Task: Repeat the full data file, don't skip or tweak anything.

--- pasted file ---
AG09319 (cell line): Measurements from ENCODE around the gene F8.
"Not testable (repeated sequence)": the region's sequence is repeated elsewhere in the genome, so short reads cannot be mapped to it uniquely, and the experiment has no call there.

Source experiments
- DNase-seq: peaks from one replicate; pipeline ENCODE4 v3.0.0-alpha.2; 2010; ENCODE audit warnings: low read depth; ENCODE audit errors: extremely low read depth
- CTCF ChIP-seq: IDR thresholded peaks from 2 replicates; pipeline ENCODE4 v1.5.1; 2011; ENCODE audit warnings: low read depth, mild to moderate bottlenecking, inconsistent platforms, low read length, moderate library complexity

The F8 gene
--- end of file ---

AG09319 (cell line): Measurements from ENCODE around the gene F8.
"Not testable (repeated sequence)": the region's sequence is repeated elsewhere in the genome, so short reads cannot be mapped to it uniquely, and the experiment has no call there.

Source experiments
- DNase-seq: peaks from one replicate; pipeline ENCODE4 v3.0.0-alpha.2; 2010; ENCODE audit warnings: low read depth; ENCODE audit errors: extremely low read depth
- CTCF ChIP-seq: IDR thresholded peaks from 2 replicates; pipeline ENCODE4 v1.5.1; 2011; ENCODE audit warnings: low read depth, mild to moderate bottlenecking, inconsistent platforms, low read length, moderate library complexity

The F8 gene